Have we only been here three days? We’ve packed so much in to our time here, it seems to be either moving very slowly or much too quickly. Whatever the case, so far this has been a wonderful experience with the two Big Village ladies. Please accept this bullet point update until I find a moment to process it all and write in a cohesive manner.
- I was moved to tears when the ladies sang and danced under the baobab tree. I’ll let you read that again. Yes, I said, “under the baobab tree.” So, so beautiful. I cannot post pictures of these amazing moment until we get to a faster internet connection. I am, by no means, complaining. I still can’t believe I met with women under a baobab tree this morning and tonight you’re hearing about it. I still marvel at the miracle of technology.
- I mentioned it before the I am here with a couple of “crunchy mamas.” They’re on the au naturel side. They like to read “Hobby Farm Home” and say things like:
- I should take a pro-biotic.
- What kind of oil was used to cook this?
- Would it be possible to pick fresh mangos from the tree?
It turns out they are in good company with our host, Dominic, who is the manager of the women’s co-operatives. He has joined ranks of Herbalife, a weight loss and nutrition plan. When he met us the first day, he was wearing a pin, “Lose Weight Now! Ask Me How!” We all tuned him out a little when he first started talking about his new passion to make Ghana a healthier, thinner place, but the more he talked about nutrients in food, what foods we should avoid eating, and reasons why guinea fowl is better meat than chicken, the crunchy mamas started to pay attention. When Dominic mentions things like the super fruit from the baobab tree, that grows right here in Bolgatanga, right above those dancing women, it doesn’t get much crunchier than that.
- Dominic’s new venture reveals the dichotomy of Ghana. On one hand, in the world where food on the proverbial table that day determines whether you are rich or poor, to put on weight is a luxury and a sign of beauty. To say, “you are growing nice and fat” is a compliment (at least I took it that way). And yet, there are those who would call themselves modern, who hold the slim figure in high regard. Many believe it to be the influence of the western cultures, which also brought blue jeans and Holiday Inn. In any case, weight loss is now marketable in Ghana.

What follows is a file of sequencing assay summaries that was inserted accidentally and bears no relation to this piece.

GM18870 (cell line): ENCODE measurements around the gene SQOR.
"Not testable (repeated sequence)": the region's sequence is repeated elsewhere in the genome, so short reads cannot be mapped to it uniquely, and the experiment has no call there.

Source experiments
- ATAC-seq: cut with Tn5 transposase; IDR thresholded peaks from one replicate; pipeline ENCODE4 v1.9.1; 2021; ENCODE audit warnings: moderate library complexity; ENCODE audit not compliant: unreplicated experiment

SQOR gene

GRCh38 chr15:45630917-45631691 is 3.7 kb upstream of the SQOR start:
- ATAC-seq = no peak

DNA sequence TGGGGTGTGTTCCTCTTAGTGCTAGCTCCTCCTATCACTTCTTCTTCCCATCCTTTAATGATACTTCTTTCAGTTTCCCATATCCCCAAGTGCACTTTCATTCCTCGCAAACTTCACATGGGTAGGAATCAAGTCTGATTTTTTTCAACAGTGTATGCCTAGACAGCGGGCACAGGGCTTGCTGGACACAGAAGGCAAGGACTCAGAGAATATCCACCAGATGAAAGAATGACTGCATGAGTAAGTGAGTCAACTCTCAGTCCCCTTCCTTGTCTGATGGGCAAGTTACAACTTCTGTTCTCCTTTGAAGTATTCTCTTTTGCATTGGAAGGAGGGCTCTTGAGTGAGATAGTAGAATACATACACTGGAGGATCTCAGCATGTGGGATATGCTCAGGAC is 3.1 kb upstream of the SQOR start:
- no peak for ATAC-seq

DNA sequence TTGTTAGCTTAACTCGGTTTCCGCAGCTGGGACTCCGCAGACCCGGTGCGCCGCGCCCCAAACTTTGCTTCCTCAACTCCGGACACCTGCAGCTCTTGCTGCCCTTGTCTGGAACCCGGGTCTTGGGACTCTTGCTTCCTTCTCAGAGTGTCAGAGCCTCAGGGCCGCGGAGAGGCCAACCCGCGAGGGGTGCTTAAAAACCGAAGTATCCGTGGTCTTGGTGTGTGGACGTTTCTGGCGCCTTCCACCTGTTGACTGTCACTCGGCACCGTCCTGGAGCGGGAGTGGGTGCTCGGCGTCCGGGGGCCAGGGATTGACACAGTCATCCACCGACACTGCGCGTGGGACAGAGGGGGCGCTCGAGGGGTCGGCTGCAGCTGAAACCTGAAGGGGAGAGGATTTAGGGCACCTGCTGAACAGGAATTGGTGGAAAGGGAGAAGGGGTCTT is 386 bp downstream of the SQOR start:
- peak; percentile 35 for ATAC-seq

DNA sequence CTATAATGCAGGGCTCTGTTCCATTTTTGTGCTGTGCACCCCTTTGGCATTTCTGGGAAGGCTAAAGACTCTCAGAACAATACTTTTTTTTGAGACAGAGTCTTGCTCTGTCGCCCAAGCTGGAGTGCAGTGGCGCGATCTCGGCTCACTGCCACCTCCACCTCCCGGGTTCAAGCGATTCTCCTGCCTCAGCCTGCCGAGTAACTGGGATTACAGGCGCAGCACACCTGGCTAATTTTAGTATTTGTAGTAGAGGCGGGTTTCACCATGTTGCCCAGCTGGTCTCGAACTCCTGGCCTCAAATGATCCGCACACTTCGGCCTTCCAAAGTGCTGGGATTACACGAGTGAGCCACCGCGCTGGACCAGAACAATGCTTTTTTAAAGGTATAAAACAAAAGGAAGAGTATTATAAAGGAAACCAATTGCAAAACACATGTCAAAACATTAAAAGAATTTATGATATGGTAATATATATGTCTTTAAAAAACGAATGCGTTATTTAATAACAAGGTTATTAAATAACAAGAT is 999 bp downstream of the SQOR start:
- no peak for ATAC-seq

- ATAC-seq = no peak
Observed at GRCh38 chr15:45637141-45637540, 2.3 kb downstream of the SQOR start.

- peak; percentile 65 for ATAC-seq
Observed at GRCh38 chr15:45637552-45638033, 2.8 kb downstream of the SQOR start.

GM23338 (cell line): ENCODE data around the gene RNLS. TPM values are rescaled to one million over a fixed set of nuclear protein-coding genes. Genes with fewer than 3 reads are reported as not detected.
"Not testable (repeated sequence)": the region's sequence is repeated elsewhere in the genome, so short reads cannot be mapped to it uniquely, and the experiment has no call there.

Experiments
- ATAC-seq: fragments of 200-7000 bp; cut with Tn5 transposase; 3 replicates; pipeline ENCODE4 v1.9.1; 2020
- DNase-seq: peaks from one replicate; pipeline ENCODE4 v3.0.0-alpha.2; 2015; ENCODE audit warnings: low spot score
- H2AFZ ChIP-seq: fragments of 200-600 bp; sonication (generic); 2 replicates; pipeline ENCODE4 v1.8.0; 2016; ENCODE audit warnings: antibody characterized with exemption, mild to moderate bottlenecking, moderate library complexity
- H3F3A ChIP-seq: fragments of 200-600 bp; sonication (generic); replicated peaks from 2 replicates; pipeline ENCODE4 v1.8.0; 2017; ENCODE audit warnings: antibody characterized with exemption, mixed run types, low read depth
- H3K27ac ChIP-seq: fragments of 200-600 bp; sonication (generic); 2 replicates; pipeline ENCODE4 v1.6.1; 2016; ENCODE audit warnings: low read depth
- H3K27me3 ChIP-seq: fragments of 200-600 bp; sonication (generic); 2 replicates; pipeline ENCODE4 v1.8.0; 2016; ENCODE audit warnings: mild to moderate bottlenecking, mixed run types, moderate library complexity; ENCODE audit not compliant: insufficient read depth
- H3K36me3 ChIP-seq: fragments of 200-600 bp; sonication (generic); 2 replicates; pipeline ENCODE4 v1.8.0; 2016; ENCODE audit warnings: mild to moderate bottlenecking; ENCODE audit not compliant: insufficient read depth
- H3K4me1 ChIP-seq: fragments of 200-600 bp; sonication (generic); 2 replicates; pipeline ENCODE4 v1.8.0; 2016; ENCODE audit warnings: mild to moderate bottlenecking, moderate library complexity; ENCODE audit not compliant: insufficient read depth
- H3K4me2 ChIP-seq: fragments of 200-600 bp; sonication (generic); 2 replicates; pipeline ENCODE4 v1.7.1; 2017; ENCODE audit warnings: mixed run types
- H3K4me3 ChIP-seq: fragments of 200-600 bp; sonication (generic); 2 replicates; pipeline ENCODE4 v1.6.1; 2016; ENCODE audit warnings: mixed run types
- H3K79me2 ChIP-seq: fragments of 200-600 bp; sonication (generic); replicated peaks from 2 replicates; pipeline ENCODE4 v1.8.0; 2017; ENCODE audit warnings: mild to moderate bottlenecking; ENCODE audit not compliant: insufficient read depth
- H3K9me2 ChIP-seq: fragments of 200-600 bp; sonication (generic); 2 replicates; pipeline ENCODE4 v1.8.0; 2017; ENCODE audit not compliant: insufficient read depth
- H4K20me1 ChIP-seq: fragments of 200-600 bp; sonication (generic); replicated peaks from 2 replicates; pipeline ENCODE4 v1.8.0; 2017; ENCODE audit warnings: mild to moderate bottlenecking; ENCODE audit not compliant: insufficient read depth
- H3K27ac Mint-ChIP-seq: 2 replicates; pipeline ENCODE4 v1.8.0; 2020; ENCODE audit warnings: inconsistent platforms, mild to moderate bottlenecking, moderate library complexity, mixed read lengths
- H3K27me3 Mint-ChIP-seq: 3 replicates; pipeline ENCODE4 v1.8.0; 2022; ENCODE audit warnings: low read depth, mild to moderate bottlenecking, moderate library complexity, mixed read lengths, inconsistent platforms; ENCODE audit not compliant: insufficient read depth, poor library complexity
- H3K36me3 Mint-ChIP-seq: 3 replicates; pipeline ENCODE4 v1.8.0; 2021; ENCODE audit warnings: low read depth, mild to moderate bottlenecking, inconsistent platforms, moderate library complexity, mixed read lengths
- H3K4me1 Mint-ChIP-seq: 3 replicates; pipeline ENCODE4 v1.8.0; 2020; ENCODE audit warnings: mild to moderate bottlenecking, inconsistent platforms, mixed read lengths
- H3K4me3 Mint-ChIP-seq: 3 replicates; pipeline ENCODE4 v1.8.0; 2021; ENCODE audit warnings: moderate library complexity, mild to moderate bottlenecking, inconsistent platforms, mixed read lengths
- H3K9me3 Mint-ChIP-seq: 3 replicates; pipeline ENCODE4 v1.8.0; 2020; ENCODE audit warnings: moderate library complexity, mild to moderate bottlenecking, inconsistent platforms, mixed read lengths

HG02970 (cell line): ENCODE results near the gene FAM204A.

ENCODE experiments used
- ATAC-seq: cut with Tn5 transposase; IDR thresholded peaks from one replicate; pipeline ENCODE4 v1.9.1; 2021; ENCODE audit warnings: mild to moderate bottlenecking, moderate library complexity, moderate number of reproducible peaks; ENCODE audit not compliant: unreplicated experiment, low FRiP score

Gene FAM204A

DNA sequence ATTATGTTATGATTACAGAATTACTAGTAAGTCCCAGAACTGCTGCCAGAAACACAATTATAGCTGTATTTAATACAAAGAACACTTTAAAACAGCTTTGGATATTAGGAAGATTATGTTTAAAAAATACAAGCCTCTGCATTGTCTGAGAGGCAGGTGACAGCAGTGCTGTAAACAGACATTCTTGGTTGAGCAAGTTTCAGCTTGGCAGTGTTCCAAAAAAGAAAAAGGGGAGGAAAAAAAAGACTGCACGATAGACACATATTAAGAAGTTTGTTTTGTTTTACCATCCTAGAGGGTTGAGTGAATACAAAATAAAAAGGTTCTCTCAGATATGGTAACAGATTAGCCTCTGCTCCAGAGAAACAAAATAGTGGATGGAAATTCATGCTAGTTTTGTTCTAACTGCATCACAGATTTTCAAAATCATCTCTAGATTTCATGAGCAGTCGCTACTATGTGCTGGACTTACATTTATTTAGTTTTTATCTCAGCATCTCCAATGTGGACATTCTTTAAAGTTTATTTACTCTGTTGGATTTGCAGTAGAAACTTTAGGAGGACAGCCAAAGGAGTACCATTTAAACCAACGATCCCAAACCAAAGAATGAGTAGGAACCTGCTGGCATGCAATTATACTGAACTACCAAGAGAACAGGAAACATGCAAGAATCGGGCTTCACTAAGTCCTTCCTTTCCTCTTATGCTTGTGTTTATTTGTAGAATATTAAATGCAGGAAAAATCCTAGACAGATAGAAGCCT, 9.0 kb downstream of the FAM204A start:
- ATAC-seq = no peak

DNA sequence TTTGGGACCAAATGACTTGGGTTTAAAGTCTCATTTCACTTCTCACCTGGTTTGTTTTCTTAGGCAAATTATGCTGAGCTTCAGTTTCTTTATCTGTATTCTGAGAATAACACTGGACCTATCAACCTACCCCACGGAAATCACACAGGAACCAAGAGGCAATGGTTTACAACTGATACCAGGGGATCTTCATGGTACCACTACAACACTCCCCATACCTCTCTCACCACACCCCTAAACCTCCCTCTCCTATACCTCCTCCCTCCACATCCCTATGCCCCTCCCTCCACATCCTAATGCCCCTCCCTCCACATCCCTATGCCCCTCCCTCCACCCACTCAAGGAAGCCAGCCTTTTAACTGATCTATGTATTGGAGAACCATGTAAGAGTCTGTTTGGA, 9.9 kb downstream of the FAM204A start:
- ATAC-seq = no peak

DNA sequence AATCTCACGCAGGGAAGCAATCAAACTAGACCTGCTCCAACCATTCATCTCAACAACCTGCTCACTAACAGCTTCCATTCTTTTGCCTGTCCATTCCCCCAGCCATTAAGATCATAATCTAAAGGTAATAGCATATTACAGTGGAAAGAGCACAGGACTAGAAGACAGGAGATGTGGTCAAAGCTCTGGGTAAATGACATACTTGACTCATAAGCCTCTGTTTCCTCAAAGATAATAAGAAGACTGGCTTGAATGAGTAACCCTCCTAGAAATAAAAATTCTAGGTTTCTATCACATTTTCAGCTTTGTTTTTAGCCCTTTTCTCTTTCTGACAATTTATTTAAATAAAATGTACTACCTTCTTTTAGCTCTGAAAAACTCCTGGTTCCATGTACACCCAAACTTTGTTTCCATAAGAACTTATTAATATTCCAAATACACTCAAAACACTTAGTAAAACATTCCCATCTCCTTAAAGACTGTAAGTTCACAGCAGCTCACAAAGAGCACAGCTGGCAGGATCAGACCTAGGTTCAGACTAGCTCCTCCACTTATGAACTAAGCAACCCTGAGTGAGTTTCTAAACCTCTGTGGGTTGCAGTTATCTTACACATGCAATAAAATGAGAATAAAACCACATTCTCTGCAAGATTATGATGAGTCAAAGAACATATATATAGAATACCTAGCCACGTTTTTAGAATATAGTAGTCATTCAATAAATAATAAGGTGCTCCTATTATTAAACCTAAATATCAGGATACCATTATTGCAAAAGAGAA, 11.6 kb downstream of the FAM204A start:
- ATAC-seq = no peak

- I did this today:
Yes, he’s real – and there are 200 more of his buddies in that pond behind me. These crocs are in the northern town of Paga, just before the border to Burkina Faso. It is a road-side attraction in this area. It is against the law to hunt the crocs for any reason. They are revered because it is believed they carry the souls of the ancestors. They are tame, as tame as any carnivorous monster can be. A croc caller lure out the beast from the Zenga pond, which means hilltop. Nothing this behemoth won’t do for a couple of live chickens! Of course, one crunchy mama was absolutely horrified at the heartlessness of the scenario while I comforted her with these ever so sensitive words, “It’s the circle of life.”
- While at the croc pond, a few devoted Muslim men made their way toward us. One man in particular thought I needed to understand how the croc’s submissive nature is the product of the sovereign Allah. Who else can tame a wild beast in this way? To see it is to believe in Allah, would I accept this truth? All I had to say was, “Ash-hadu an la ilaha ill Allah” (I bear witness that there is no deity but Allah). Would I accept? Now? What about now? Just say it! You will be a Muslim!
- Oh man! While you moved from the last bullet point to this one, we experienced a wicked thunderstorm. We felt the winds hit the building ahead of the storm and then saw the lightning and rain approach from the balcony of our room where we’re staying. All three of us were totally freaked out in that giddy 13-year old way when the electricity went out. This is the second storm since we’ve been here. Yesterday’s storm took out some roofs, and threw around debris and tree branches. Dominic commented that the traditional houses, even with their thatch roofs always manage to stay firmly in place. I know that the people are so looking forward to this rain. It’s a break from the heat of the dry season and we’ve seen small fires all around the region as they clear the land in order to sow seeds in the fields.
- Tonight is our last night here. We join Dominic at the basket buyer’s market in the a.m. and then leave for the city of Tamale, in order to catch our plane there the next morning. Dominic will be making us a Herbalife shake for breakfast before we go. A healthy send-off!